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Utility stocks offer generous dividends and typically have lower volatility making them favorable income investments. While there is a seasonal trend in utility usage, businesses and individuals will always have the need for gas and power.

This makes the Utility-Electric Power Industry which is in the top 29% of over 250 Zacks Industries worthy of investors’ attention. Let’s take a look at two utility stocks to consider.

Consolidated Edison (ED)

ConEd ED is a diversified utility holding company that has been around since 1823. The company’s subsidiaries run businesses through Consolidated Edison Company of New York (CECONY), Orange and Rockland Utilities (O&R), Con Edison Clean Energy Businesses Inc., and Con Edison Transmission Inc.

The essential utility consumption by consumers is seen through ED’s CECONY business, a regulated utility that provides electricity to around 3.5 million customers and natural gas to 1.1 million customers.

ED currently sports a Zacks Rank #2 (Buy) with annual EPS revisions starting to rise for this year and FY23. ConEd’s earnings are expected to pop 3% to $4.52 a share in 2022, based on Zacks Estimates. Fiscal 2023 calls for another 7% earnings growth. Top line growth is expected as well, with sales set to jump 7% this year and another 2% in FY23 to $14.98 billion.

Year to date ED is up +5% to outperform the S&P 500’s -23% and its peer group’s -4%. ED‘s total return including its dividend is a solid +22% over the last two years, outperforming the benchmark and its peer group’s -3% despite the impacts of Covid and the current high inflationary environment

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ConEd currently trades around $90 a share, roughly 12% below its 52-week highs. ED has a forward P/E of 19.6X. This is slightly above the industry average of 17.1X, but ED stock has outperformed its peers. Plus, it’s trading below its decade-long highs of 22.5X and near the median of 17.9X. Even better, ED offers investors a solid 3.56% dividend yield at $3.16 per share and recently beat earnings expectations this week by 11% at $1.63 per share.

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Exelon (EXC)

Exelon EXC is a utility holding company engaged in the generation, delivery, and marketing of energy businesses. EXC stock has been hit harder than most utility stocks after separating its power generation and competitive energy business, Constellation Energy Corp CEG.

While EXC has seen higher volatility than other Utility stocks due to the split, it may be reaching oversold territory. Exelon will focus solely on transmission and distribution operations but still serves over 10 million customers through its regulated utilities.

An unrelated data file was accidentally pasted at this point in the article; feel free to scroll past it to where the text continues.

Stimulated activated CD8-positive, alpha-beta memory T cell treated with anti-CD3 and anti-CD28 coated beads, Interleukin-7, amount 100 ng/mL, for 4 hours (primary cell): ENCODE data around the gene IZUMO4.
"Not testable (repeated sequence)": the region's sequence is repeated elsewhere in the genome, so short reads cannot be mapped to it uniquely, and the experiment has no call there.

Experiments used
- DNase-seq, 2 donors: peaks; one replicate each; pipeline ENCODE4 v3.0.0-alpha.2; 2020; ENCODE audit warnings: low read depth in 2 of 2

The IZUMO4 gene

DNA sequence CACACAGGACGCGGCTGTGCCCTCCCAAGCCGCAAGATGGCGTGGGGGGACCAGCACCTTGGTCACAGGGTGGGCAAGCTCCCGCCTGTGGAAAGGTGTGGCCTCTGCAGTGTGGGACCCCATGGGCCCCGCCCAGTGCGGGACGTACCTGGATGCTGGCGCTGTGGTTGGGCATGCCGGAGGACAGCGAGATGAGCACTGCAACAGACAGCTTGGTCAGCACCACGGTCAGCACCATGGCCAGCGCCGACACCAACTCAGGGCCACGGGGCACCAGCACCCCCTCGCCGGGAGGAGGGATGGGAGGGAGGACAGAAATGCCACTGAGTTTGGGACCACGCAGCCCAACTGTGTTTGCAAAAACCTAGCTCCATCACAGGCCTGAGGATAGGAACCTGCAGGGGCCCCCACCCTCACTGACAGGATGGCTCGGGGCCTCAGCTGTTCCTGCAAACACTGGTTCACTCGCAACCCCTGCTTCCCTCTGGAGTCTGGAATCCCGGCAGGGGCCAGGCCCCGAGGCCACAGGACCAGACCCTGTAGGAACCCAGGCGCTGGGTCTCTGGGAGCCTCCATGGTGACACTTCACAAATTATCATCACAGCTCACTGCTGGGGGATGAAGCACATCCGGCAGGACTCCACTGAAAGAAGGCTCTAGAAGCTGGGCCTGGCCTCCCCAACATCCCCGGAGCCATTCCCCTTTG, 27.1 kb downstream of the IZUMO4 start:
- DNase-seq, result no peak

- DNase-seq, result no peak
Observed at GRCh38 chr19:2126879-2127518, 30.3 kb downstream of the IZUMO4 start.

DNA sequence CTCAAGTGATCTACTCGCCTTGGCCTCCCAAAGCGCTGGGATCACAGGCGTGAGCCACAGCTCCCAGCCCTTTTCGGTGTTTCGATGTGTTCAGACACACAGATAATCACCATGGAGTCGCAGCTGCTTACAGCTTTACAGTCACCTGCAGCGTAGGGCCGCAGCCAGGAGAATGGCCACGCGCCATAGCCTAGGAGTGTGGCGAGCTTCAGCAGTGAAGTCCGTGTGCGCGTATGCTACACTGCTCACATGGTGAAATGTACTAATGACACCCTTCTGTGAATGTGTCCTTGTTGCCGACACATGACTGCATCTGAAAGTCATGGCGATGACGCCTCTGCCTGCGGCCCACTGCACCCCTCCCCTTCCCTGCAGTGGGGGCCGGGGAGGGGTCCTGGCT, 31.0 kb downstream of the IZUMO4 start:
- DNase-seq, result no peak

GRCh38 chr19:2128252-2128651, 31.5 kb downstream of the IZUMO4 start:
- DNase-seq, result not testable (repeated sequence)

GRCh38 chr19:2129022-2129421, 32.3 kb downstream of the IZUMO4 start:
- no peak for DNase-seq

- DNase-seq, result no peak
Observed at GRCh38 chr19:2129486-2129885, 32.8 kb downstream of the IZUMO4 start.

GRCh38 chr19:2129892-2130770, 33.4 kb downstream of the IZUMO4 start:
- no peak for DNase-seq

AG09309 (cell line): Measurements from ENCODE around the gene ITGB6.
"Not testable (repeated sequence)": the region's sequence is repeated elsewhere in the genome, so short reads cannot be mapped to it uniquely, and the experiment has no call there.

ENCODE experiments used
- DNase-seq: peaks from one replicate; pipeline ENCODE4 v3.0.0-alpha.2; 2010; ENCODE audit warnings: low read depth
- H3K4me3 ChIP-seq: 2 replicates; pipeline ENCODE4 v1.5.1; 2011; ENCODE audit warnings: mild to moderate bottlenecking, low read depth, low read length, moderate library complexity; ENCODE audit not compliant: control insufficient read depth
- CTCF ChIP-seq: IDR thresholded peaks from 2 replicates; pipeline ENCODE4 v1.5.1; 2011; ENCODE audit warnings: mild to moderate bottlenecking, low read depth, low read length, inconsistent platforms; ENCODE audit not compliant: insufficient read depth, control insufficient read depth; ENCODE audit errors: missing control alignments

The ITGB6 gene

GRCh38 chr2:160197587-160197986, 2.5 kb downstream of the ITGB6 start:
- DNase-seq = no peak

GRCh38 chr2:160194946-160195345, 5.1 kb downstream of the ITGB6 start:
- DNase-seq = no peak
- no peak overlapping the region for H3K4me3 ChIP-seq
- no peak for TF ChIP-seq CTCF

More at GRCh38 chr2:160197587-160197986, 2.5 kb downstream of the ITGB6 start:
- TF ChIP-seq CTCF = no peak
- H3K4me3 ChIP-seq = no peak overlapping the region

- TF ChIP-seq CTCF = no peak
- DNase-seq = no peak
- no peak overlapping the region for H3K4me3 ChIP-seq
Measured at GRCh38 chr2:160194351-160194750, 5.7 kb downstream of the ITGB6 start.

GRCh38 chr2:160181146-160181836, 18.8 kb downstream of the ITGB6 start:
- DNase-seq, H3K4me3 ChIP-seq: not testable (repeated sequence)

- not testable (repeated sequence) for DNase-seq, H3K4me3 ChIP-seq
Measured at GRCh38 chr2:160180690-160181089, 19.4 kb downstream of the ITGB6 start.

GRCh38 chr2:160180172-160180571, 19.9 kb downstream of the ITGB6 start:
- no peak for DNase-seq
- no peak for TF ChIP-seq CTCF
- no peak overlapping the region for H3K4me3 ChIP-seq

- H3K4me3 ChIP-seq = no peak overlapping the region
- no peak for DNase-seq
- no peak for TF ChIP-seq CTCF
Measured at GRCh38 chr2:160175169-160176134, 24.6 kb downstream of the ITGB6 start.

EXC is down -36% YTD with a large leg of the decline coming after completing the Constellation Energy separation in February. Despite the tough YTD performance, we can see from the nearby chart that EXC’s total return over the last two years is still near the benchmark and slightly above its peer group’s -10%.

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Image Source: Zacks Investment Research

According to Zacks Estimates, EXC earnings are expected to decline -19% this year at $2.27 a share. However, Fiscal 2023 earnings are expected to stabilize and rise 6% to $2.41 per share. Exelon’s sales are projected to decline -47% this year but rise 3% in FY23 to $19.65 billion. As Exelon makes the shift to focus on its transmission and distribution operations its top and bottom lines are taking a hit but may be presenting an opportunity for long-term investors.

Exelon stock is 26% off its highs, trading around $37 per share. EXC has a forward P/E of 16.2X. This is below the industry average of 17.1X. Better still, EXC is trading at discount to its decade-highs of 22.1X and slighly above the median of 13.9X.

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Image Source: Zacks Investment Research

EXC currently lands a Zack Rank #3 (Hold). Patient investors may be rewarded as the company starts adapting to its transition and EXC trades attractive relative to its past. EXC offers a generous 3.65% dividend yield at $1.35 per share and the Average Zacks Price Target suggests 22% upside from current levels.

Bottom Line

As uncertainty remains in the market and the economy investors may want to consider less volatile stocks with businesses that can survive or thrive amid a challenging operating environment. Utility stocks generally tend to provide stability and utility costs are essential even during an economic downturn.

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The views and opinions expressed herein are the views and opinions of the author and do not necessarily reflect those of Nasdaq, Inc.


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